Dim frequency As Double
    Dim dataIndex As Int : dataIndex = 0
    Dim MyTextWriter As TextWriter
    MyTextWriter.Initialize(File.OpenOutput(File.DirRootExternal, "audioValues.csv",False))
    MyTextWriter.WriteLine("Time,Value")
  
    For Each byteArray() As Byte In buffers
        Dim y_Voltage() As Short
      
        Conv.LittleEndian = False
      
        y_Voltage = Conv.ShortsFromBytes(byteArray)

        For index = 0 To y_Voltage.Length -1
            Dim y_VoltageString As String
            y_VoltageString = y_Voltage(index)          
            time = (1/44100) * index
            MyTextWriter.WriteLine(time & "," & y_VoltageString)
            index = index + 1
        Next
        dataIndex = dataIndex + 1
    Next
    MyTextWriter.Close
    Return frequency
End Sub
 

Isa Paine

Member
Licensed User
Can I suggest you open the txt file in Excel and use a line graph to see the pattern of the data. Just by looking at the numbers you can see to numbers go from one extreme to another. To create the wave file I'll have to wait for tomorrow.

Really do appreciate your help.

Do you see any problem in my code?
 

stevel05

Expert
Licensed User
I'm afraid I don't have excel, Google Sheets won't support enough entries to display anything meaningful. I'll wait for the audio file.
 

Isa Paine

Member
Licensed User
stevel05,

First I'd like to express gratitude for your continuing efforts to assist me.

Here is what I've done.

1) I used the resident Samsung Voice Recorder App to record 10 seconds of the 440 Hz that is being pumped into the 3.5mm jack mic.
The sound was saved in m4a format.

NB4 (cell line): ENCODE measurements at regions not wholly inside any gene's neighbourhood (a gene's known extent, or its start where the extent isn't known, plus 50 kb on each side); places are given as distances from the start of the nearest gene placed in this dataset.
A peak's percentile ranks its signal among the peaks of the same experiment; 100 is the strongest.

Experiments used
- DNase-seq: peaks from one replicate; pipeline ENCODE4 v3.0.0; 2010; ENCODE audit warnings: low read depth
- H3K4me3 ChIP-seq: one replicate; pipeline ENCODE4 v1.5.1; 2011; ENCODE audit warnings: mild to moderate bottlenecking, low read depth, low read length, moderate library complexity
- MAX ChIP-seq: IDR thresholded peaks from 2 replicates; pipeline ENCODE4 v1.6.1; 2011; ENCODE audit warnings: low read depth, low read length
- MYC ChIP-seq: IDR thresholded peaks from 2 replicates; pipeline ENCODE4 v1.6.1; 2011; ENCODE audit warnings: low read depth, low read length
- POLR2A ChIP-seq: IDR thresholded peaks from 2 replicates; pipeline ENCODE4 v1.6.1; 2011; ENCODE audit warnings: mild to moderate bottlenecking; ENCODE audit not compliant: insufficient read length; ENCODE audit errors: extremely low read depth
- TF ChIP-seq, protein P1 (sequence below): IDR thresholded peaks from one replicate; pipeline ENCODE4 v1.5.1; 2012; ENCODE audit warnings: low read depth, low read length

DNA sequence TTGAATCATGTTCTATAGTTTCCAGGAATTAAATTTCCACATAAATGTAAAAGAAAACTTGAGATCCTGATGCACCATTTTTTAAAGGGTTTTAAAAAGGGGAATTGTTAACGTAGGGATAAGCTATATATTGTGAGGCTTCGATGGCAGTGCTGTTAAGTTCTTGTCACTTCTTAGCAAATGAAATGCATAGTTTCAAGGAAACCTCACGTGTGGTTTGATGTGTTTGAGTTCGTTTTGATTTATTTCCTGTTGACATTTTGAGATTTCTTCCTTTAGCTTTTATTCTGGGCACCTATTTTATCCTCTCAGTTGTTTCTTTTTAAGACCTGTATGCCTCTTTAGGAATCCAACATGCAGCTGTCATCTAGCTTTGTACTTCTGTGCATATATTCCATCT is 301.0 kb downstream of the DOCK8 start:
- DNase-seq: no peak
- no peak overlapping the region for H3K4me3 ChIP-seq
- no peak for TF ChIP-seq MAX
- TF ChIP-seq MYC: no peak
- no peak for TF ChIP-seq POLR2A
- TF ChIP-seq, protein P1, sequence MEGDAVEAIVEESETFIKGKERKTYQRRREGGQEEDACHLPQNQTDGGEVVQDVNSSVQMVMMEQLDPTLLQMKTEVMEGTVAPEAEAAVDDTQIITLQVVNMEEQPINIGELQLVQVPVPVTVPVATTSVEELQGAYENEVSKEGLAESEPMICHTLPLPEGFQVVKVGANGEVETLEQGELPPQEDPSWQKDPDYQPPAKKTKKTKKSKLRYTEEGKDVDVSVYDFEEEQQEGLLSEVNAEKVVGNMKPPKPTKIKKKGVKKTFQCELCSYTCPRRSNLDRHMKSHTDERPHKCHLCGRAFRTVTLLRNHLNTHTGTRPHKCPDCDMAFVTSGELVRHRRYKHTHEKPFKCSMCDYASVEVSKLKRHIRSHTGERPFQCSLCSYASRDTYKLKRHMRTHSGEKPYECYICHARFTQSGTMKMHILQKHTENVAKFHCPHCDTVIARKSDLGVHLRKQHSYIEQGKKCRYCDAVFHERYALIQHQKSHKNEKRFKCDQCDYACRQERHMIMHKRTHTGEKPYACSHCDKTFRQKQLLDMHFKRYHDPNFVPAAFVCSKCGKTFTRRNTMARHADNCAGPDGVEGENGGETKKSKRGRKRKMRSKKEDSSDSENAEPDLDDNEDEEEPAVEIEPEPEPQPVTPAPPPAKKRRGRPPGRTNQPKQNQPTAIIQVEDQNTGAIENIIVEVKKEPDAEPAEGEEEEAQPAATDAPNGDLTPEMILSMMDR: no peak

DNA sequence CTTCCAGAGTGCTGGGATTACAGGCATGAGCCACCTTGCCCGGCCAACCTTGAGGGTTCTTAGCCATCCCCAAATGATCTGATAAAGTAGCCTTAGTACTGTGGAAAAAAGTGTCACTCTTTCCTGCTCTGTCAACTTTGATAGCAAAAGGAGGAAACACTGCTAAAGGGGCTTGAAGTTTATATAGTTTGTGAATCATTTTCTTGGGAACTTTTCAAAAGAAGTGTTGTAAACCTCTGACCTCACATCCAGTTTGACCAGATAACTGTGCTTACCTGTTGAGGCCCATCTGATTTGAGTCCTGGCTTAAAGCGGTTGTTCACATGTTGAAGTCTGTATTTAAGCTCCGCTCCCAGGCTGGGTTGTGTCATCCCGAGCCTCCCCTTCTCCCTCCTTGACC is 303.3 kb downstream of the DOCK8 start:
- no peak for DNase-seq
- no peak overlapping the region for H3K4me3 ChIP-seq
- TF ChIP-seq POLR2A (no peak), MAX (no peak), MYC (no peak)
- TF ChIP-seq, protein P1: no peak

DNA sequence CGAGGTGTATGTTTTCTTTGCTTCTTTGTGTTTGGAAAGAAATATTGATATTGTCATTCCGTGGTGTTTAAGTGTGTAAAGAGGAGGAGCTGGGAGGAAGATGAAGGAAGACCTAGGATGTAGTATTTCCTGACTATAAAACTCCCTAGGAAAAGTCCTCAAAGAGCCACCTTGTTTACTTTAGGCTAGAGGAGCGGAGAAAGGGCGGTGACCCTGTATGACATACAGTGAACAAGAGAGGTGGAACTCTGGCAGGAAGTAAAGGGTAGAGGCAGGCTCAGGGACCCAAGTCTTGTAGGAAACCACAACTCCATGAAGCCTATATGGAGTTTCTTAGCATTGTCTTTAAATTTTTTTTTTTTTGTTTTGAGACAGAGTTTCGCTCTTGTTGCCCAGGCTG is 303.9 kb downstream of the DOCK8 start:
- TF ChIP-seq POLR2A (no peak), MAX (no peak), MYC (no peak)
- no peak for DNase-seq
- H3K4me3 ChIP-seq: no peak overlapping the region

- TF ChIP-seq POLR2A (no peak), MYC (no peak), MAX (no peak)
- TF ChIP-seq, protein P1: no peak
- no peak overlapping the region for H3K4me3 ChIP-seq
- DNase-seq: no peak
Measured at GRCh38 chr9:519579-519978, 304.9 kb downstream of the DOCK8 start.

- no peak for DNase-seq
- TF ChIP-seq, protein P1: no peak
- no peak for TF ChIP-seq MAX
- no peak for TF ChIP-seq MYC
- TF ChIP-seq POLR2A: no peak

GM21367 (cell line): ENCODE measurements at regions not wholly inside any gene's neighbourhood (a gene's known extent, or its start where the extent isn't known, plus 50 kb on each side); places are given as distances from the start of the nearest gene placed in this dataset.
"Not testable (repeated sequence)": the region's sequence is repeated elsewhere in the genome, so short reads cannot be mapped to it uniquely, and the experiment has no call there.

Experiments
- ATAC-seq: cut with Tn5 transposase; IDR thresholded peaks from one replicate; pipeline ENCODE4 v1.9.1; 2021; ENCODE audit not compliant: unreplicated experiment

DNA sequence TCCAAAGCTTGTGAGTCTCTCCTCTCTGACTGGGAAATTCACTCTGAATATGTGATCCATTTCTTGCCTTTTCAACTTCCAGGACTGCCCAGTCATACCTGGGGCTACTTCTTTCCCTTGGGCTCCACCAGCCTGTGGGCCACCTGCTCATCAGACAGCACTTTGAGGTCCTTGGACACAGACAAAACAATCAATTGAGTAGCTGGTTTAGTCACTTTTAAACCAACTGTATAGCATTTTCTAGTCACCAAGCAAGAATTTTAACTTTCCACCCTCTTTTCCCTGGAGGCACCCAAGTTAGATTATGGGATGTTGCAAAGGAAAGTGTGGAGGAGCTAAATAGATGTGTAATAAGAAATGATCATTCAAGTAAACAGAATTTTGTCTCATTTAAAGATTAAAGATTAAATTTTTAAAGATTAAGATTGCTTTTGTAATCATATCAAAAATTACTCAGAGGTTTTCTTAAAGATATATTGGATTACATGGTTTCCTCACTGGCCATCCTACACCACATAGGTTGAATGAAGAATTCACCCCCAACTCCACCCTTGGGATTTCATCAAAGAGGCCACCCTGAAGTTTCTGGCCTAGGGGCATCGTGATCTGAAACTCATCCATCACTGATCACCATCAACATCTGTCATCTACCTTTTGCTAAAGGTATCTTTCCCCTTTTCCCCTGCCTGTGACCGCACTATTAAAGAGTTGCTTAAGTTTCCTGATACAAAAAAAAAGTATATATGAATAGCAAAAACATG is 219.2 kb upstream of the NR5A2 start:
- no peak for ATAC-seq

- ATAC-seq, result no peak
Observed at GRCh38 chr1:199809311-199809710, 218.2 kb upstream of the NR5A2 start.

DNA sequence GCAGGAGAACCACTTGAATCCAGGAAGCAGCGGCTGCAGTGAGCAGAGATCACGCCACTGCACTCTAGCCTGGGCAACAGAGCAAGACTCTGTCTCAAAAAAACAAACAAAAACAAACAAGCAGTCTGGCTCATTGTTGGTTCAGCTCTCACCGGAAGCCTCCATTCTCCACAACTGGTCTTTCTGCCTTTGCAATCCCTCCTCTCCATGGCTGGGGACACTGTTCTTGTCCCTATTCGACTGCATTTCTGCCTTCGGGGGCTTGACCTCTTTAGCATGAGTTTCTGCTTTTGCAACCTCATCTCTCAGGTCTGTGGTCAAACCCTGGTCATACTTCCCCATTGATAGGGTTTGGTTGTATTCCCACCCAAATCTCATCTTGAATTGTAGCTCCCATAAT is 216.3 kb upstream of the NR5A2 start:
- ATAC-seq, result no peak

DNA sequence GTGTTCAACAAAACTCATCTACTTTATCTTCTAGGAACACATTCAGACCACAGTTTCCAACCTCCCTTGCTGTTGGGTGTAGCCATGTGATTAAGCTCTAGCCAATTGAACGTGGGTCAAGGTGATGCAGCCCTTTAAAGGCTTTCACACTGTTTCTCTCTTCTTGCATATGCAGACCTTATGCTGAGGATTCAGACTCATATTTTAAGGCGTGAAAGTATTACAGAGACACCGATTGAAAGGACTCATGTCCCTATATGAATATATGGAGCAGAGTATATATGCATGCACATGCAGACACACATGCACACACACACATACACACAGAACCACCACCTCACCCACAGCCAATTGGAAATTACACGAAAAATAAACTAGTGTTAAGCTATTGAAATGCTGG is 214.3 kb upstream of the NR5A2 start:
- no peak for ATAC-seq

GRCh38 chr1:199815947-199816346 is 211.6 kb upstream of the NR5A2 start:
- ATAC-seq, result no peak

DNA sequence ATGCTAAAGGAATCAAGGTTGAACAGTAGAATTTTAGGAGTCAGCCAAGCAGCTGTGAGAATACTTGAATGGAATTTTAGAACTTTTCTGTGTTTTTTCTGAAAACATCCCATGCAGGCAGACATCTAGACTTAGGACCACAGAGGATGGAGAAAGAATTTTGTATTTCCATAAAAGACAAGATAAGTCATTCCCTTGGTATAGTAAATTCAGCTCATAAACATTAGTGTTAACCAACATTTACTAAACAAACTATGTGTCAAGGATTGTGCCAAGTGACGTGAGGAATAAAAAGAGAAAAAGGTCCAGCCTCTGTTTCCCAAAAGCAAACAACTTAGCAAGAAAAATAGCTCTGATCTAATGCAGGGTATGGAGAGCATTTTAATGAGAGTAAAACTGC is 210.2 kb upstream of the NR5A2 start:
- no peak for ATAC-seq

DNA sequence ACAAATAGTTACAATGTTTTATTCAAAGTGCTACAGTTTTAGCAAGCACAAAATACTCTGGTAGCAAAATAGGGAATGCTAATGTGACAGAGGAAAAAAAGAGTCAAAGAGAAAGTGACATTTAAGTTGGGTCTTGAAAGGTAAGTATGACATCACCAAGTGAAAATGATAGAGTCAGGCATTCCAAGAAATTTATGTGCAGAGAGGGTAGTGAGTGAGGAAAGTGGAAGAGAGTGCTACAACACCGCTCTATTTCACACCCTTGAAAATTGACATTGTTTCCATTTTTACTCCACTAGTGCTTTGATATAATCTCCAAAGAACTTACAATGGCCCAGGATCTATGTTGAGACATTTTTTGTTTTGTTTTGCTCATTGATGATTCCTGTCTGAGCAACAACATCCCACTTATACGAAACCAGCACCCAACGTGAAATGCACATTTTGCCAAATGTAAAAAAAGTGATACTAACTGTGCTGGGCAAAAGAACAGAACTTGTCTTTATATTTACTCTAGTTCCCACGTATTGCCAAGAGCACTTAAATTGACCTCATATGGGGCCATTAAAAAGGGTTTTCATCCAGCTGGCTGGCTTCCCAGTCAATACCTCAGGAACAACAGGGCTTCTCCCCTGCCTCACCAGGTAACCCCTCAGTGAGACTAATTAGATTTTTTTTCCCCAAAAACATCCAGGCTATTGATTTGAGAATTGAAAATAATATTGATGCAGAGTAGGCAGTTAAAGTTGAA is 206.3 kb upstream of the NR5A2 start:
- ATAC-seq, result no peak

2) I converted the m4a file to mp3.
3) I ran the mp3 through Visualizer-WavForm. The result can be seen in the uploaded screenshot: Vizualizer-WavForm.png
4) I then ran PitchLab, which read the 440 Hz directly from the 3.5mm jack mic. The results can be seen in the screenshot: PitchLab.png
5) oscilloscope.png is a screen shot of the oscilloscope that I have hooked up to my phone showing that an excellent 440Hz wave signal is being send into the 440 Hz jack.

I don't understand the Vizualizer-WavForm screenshot, is that what a proper wave will look like? Why is it different from PitchLab?

What would you suggest I do now?
 

Attachments

stevel05

Expert
Licensed User
If you turn the gain down a little, you will see the peaks, it will be a little distorted as the Android visualizer only returns some samples of the signal, not every sample. But from the last two images it looks like you are getting a sine wave and not a square wave.

The problem could be that you are receiving a mono signal, but the capture is Stereo by default. You could try ignoring every other sample. This should give you a mono capture. Or you could try using the AudioRecord library which will allow to capture a mono signal.

Or you could post or send me the mp3 if it's too big, and I'll take a look tomorrow. I'm out for the rest of the day. Send it to steve@stevel05.com and I'll take a look.
 

stevel05

Expert
Licensed User
Have you tried playing back the captured audio from the audio streamer example? Does it sound like the original?
 

Isa Paine

Member
Licensed User
I have not played the sound back because it is not a song. It is a frequency that is piped into the 3.5mm jack.
The problem is converting it to a wave sine.

In my above code example am I properly converting the data from the byte stream to numbers?
If that conversion is correct, what could the problem be?

Oh and yes I have used the Audio Stream library and the same problem exists. The data goes from one extreme to the other.
 
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stevel05

Expert
Licensed User
The sine wave has a pure sound, I think you may be capturing the devices mic input and not the input from the audio jack, please try playing the recorded sound.
 

Isa Paine

Member
Licensed User
I played the sound and to my ear it sounds like an A note.
At the time I was inputing 440Hz, which is the frequency of an A note.

How can I ensure I'm reading sound from the external mic?
I contacted PitchLab, and you can see from the screen shot their software displays a wave, and they said in their app they don't disable or enable either internal or external mic. They continued, that the external mic turned on automatically.